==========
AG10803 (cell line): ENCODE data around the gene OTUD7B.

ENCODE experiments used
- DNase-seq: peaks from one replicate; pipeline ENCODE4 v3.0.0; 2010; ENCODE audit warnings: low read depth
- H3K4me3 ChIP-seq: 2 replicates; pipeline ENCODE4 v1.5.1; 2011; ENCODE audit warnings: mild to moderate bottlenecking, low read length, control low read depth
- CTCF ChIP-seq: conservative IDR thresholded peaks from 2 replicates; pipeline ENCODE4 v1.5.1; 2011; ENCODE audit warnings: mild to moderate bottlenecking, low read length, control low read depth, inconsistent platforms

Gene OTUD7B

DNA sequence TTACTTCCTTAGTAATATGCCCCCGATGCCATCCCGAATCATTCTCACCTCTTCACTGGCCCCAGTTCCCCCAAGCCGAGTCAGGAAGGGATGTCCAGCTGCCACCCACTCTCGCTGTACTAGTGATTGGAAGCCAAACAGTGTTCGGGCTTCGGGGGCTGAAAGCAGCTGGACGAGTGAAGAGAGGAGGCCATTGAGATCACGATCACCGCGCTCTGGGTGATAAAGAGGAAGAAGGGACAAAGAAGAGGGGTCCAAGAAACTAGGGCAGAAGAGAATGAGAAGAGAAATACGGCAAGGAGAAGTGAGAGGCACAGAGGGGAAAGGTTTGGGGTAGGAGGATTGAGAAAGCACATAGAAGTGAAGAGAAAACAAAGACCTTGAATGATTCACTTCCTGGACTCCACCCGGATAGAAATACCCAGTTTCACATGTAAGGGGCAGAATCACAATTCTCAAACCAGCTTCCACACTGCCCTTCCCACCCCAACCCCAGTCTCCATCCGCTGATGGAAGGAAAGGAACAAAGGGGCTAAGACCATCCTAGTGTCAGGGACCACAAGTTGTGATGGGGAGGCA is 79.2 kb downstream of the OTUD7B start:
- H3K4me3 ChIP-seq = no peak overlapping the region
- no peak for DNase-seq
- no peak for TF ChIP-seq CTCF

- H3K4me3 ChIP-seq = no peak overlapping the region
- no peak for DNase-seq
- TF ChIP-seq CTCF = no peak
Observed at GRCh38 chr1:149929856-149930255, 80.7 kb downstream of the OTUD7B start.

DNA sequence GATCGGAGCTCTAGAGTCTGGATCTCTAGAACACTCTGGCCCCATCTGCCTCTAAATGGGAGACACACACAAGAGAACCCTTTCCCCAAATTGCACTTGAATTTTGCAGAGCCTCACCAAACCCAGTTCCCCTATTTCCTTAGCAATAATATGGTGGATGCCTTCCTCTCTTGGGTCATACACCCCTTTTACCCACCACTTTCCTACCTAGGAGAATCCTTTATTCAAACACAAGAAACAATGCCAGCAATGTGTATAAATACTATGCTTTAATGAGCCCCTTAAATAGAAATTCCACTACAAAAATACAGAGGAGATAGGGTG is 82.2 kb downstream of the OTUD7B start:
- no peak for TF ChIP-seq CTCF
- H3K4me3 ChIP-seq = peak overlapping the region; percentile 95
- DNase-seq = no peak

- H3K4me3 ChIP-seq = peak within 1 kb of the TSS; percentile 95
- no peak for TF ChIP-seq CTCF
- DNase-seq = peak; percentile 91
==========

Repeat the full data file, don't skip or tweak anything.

AG10803 (cell line): ENCODE data around the gene OTUD7B.

ENCODE experiments used
- DNase-seq: peaks from one replicate; pipeline ENCODE4 v3.0.0; 2010; ENCODE audit warnings: low read depth
- H3K4me3 ChIP-seq: 2 replicates; pipeline ENCODE4 v1.5.1; 2011; ENCODE audit warnings: mild to moderate bottlenecking, low read length, control low read depth
- CTCF ChIP-seq: conservative IDR thresholded peaks from 2 replicates; pipeline ENCODE4 v1.5.1; 2011; ENCODE audit warnings: mild to moderate bottlenecking, low read length, control low read depth, inconsistent platforms

Gene OTUD7B

DNA sequence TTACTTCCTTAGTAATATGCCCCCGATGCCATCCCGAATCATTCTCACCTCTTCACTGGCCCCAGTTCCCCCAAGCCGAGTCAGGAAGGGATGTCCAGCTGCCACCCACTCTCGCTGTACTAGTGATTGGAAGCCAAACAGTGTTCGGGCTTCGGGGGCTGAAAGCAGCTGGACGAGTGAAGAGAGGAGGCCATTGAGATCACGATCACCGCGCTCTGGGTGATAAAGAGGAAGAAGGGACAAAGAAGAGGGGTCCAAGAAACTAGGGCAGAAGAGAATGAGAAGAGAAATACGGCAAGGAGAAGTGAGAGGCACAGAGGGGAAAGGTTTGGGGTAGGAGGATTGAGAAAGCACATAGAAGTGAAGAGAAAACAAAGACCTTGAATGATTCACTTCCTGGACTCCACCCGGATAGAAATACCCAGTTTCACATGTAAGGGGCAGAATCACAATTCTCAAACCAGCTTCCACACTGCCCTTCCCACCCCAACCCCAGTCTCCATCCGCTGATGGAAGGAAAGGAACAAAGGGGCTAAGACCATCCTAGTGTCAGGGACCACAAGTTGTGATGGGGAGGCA is 79.2 kb downstream of the OTUD7B start:
- H3K4me3 ChIP-seq = no peak overlapping the region
- no peak for DNase-seq
- no peak for TF ChIP-seq CTCF

- H3K4me3 ChIP-seq = no peak overlapping the region
- no peak for DNase-seq
- TF ChIP-seq CTCF = no peak
Observed at GRCh38 chr1:149929856-149930255, 80.7 kb downstream of the OTUD7B start.

DNA sequence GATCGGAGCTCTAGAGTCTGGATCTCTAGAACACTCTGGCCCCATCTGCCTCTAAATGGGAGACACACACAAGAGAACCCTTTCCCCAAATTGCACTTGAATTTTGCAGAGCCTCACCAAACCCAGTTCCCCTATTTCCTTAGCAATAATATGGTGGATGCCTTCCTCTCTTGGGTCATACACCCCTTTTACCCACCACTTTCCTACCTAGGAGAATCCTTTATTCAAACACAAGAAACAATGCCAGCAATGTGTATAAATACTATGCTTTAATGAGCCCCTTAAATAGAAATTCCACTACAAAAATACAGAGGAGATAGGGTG is 82.2 kb downstream of the OTUD7B start:
- no peak for TF ChIP-seq CTCF
- H3K4me3 ChIP-seq = peak overlapping the region; percentile 95
- DNase-seq = no peak

- H3K4me3 ChIP-seq = peak within 1 kb of the TSS; percentile 95
- no peak for TF ChIP-seq CTCF
- DNase-seq = peak; percentile 91